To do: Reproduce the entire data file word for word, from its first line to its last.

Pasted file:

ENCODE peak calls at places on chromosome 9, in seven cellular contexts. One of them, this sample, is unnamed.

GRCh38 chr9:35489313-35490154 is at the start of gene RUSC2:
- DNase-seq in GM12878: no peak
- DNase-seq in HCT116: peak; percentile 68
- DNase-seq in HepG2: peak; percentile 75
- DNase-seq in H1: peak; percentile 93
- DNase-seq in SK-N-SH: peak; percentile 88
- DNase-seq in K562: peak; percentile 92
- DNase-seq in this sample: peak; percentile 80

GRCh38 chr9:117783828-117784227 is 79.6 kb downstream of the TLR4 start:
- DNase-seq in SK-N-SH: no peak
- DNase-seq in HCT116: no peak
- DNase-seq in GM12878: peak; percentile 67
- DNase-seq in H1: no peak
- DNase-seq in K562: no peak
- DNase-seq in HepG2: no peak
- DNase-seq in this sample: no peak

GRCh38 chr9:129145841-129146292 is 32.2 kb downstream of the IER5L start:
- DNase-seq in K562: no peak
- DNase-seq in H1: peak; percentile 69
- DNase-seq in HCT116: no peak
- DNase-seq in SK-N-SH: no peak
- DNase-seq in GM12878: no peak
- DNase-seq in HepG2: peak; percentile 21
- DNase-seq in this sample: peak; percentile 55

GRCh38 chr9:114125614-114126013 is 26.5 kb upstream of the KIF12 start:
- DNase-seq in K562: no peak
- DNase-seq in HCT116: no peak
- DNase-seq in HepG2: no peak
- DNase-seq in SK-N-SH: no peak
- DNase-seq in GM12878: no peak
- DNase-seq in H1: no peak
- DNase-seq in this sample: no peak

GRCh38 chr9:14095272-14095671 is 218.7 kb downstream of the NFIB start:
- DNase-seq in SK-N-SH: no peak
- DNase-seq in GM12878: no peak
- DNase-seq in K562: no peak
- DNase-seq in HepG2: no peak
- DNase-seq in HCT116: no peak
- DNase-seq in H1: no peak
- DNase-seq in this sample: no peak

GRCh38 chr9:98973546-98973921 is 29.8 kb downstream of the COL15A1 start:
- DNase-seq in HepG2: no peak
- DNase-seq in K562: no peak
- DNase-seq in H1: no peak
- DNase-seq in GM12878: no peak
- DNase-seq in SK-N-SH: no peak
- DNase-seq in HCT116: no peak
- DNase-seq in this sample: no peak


ENCODE peak calls at places on chromosome 9, in seven cellular contexts. One of them, this sample, is unnamed.

GRCh38 chr9:35489313-35490154 is at the start of gene RUSC2:
- DNase-seq in GM12878: no peak
- DNase-seq in HCT116: peak; percentile 68
- DNase-seq in HepG2: peak; percentile 75
- DNase-seq in H1: peak; percentile 93
- DNase-seq in SK-N-SH: peak; percentile 88
- DNase-seq in K562: peak; percentile 92
- DNase-seq in this sample: peak; percentile 80

GRCh38 chr9:117783828-117784227 is 79.6 kb downstream of the TLR4 start:
- DNase-seq in SK-N-SH: no peak
- DNase-seq in HCT116: no peak
- DNase-seq in GM12878: peak; percentile 67
- DNase-seq in H1: no peak
- DNase-seq in K562: no peak
- DNase-seq in HepG2: no peak
- DNase-seq in this sample: no peak

GRCh38 chr9:129145841-129146292 is 32.2 kb downstream of the IER5L start:
- DNase-seq in K562: no peak
- DNase-seq in H1: peak; percentile 69
- DNase-seq in HCT116: no peak
- DNase-seq in SK-N-SH: no peak
- DNase-seq in GM12878: no peak
- DNase-seq in HepG2: peak; percentile 21
- DNase-seq in this sample: peak; percentile 55

GRCh38 chr9:114125614-114126013 is 26.5 kb upstream of the KIF12 start:
- DNase-seq in K562: no peak
- DNase-seq in HCT116: no peak
- DNase-seq in HepG2: no peak
- DNase-seq in SK-N-SH: no peak
- DNase-seq in GM12878: no peak
- DNase-seq in H1: no peak
- DNase-seq in this sample: no peak

GRCh38 chr9:14095272-14095671 is 218.7 kb downstream of the NFIB start:
- DNase-seq in SK-N-SH: no peak
- DNase-seq in GM12878: no peak
- DNase-seq in K562: no peak
- DNase-seq in HepG2: no peak
- DNase-seq in HCT116: no peak
- DNase-seq in H1: no peak
- DNase-seq in this sample: no peak

GRCh38 chr9:98973546-98973921 is 29.8 kb downstream of the COL15A1 start:
- DNase-seq in HepG2: no peak
- DNase-seq in K562: no peak
- DNase-seq in H1: no peak
- DNase-seq in GM12878: no peak
- DNase-seq in SK-N-SH: no peak
- DNase-seq in HCT116: no peak
- DNase-seq in this sample: no peak